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New Hampshire NRCS works with private landowners to implement conservation practices that seek to improve water quality in New Hampshire's watersheds.

What is a Watershed?Watersheds




















A watershed is an area of land upstream of a waterbody (a point in a stream or the outlet of a lake) in which all the surface water drains to the waterbody. A watershed is delineated by starting at the point in a stream or the outlet of a lake and following the highest elevation of land that divides the direction of flow until returning back to the point or outlet. 

New Hampshire consists of many interconnected watersheds of widely varying shapes and sizes. Every spot in the state is part of one or more watershed. Watersheds are coded using up to 12 digits according to the Hydrologic Unit coding standards developed by the USDA and other state and federal agencies. A “Hydrologic Unit” is a watershed that meets the criteria of a discreet unit set forth in the standards. Watersheds in the Northeast that flow into the Gulf of Maine and Atlantic Ocean begin with “01”.  The major river basins are then added to make a 4 digit code. “0107” would code for the Merrimack River. The watershed of a point in the Merrimack River as it enters Massachusetts contains all the lakes and streams (and all the watersheds of the lakes and streams) that eventually flow into the Merrimack above this point. The final outlet point of the Merrimack River is in Newburyport, Massachusetts where it enters the Atlantic Ocean. The watershed of Profile Pond, located under the nose of the Old Man of the Mountain, is a relatively small area draining the steep slopes around it - and is also part of the Merrimack River watershed. Lake watersheds contain the watersheds of all lakes that drain to the downstream lake. For example, the watershed of Lake Winnipesaukee (0107000201) contains the watersheds of a number of lakes, including such lakes as Waukewan, Kanasatka and Wentworth. And Winnipesaukee is part of the watershed of Lake Winnisquam (010700020201), which flows into the Silver Lake, Tilton watershed (010700020202). The drainage of these lake watersheds inevitably flow into the Winnipeasaukee River combining all upstream watersheds into the Winnipesaukee River Watershed (01070002) - and all this is one small part of the larger Merrimack River watershed (0107), which is part of the Gulf of Maine watershed (01), which is part of the Atlantic Ocean watershed.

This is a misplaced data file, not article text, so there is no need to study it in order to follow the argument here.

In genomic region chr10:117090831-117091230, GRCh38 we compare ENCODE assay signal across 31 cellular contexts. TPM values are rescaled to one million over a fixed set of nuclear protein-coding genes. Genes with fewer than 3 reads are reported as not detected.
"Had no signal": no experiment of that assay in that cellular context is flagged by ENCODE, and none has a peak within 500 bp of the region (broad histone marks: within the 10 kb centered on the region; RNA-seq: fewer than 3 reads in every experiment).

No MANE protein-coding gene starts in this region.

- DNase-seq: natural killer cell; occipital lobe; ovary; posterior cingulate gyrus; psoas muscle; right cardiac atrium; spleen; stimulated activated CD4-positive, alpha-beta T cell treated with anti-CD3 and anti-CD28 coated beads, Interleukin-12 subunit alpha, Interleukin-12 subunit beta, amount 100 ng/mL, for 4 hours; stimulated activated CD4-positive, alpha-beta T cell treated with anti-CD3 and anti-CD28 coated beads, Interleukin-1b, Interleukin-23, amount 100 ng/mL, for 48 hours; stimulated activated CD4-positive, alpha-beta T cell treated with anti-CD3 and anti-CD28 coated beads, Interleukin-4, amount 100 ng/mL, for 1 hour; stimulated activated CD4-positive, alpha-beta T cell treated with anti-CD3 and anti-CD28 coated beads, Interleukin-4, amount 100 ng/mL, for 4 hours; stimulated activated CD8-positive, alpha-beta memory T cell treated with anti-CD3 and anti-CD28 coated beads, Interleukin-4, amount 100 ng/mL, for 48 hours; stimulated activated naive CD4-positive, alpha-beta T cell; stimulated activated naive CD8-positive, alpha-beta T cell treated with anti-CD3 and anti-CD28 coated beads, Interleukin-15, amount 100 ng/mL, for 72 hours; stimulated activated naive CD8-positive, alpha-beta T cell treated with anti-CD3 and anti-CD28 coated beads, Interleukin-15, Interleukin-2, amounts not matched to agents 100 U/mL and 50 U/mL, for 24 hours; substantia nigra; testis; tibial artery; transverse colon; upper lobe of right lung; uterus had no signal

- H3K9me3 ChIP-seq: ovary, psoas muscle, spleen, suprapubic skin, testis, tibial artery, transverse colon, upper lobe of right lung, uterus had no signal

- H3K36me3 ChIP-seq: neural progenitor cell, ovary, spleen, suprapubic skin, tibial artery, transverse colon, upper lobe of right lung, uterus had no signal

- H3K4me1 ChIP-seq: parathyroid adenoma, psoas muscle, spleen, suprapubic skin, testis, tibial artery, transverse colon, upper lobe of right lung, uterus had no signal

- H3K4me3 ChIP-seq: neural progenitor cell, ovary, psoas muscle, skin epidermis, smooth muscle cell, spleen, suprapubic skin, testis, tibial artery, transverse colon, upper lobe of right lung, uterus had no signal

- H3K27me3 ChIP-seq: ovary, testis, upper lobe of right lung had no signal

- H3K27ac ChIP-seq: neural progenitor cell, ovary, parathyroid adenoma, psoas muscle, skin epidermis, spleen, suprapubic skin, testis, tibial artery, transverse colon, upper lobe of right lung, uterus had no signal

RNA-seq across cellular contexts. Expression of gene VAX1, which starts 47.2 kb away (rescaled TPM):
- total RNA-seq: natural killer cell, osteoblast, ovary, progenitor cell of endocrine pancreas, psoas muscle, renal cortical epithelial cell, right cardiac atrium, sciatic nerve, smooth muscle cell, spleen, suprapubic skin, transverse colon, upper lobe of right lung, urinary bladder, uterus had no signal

Salmon Falls watershed

National watershed information